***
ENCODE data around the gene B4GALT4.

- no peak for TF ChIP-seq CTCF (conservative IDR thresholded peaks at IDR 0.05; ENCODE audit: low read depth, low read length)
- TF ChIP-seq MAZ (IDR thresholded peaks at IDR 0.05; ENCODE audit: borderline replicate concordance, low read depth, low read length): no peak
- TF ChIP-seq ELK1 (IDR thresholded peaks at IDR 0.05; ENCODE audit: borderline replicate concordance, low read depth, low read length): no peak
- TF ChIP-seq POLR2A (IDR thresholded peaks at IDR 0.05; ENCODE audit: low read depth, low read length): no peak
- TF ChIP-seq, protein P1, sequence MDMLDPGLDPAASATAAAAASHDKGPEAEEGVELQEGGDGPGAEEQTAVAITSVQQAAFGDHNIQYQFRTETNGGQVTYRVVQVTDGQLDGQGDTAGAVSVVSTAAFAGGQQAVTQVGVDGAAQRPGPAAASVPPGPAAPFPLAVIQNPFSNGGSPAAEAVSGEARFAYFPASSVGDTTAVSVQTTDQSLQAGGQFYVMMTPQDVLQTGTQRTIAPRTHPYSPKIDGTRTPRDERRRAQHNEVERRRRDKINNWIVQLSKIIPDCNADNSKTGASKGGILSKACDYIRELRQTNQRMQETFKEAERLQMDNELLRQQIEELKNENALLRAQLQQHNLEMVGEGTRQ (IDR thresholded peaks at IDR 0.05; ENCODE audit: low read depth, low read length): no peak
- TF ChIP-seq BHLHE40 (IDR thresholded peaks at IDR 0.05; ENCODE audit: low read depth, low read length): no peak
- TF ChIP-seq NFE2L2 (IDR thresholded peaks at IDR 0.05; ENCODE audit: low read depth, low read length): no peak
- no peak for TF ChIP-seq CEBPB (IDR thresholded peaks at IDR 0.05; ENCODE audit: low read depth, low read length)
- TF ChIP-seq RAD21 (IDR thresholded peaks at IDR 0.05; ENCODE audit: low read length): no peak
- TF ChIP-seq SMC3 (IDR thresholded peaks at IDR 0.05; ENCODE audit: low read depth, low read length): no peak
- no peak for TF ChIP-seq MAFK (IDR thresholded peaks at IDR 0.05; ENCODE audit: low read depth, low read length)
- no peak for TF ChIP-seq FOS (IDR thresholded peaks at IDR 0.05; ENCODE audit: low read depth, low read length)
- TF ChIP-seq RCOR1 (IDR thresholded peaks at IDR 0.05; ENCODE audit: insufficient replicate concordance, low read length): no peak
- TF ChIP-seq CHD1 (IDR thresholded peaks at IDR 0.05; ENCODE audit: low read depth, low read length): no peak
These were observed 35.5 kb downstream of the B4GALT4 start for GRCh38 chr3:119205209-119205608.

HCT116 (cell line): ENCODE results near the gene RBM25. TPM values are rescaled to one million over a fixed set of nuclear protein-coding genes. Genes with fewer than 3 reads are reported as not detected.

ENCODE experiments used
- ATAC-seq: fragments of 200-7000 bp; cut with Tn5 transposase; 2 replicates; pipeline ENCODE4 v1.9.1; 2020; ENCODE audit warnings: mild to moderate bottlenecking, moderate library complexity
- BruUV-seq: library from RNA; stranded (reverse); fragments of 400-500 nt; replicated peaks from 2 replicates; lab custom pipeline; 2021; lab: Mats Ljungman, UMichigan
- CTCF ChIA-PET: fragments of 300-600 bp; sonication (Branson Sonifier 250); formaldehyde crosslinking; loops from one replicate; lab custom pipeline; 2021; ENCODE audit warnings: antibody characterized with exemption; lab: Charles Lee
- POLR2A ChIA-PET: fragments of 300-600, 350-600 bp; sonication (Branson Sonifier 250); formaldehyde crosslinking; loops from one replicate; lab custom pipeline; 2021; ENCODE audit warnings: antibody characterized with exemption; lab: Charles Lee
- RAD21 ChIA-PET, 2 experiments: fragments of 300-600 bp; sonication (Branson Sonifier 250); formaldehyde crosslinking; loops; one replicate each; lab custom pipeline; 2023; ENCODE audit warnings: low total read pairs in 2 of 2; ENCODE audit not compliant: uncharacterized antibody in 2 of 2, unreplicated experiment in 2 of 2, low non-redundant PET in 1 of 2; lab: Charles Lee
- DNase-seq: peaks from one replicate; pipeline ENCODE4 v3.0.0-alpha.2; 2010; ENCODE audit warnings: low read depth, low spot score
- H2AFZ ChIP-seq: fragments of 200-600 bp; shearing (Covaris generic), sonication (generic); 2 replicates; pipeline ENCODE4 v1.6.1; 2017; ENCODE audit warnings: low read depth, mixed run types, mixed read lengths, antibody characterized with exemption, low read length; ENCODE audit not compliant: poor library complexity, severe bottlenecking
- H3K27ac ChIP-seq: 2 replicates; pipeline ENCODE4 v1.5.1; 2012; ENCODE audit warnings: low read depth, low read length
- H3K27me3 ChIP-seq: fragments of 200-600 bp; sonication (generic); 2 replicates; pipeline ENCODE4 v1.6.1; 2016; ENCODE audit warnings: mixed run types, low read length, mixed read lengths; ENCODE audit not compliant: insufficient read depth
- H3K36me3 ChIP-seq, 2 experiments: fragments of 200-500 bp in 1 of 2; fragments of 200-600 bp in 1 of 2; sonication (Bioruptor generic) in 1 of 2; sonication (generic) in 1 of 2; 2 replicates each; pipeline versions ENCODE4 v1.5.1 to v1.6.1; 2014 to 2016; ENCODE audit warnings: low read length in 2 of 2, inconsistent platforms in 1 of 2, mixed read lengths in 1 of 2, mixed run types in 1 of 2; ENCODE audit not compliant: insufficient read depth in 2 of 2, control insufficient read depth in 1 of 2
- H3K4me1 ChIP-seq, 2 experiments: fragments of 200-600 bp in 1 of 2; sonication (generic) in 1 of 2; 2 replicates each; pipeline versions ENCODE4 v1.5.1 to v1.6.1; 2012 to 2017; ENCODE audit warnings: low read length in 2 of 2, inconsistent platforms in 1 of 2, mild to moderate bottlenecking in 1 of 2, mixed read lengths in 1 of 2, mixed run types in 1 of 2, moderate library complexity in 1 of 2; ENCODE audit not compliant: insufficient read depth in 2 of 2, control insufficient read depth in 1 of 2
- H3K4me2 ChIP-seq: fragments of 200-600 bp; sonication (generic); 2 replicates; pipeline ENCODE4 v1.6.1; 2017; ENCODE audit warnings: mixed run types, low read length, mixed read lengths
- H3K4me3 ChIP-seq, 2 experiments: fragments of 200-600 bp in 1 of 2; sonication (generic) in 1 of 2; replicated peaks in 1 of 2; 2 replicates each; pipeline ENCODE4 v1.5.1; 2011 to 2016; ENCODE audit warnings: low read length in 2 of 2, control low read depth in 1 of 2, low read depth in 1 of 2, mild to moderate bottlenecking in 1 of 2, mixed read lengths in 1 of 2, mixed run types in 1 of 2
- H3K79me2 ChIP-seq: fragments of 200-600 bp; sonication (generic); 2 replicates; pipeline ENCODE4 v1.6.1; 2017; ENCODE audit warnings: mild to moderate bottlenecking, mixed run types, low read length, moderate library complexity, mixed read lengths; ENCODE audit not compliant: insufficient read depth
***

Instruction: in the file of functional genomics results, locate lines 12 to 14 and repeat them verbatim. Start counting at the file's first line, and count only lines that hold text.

- no peak for TF ChIP-seq MAFK (IDR thresholded peaks at IDR 0.05; ENCODE audit: low read depth, low read length)
- no peak for TF ChIP-seq FOS (IDR thresholded peaks at IDR 0.05; ENCODE audit: low read depth, low read length)
- TF ChIP-seq RCOR1 (IDR thresholded peaks at IDR 0.05; ENCODE audit: insufficient replicate concordance, low read length): no peak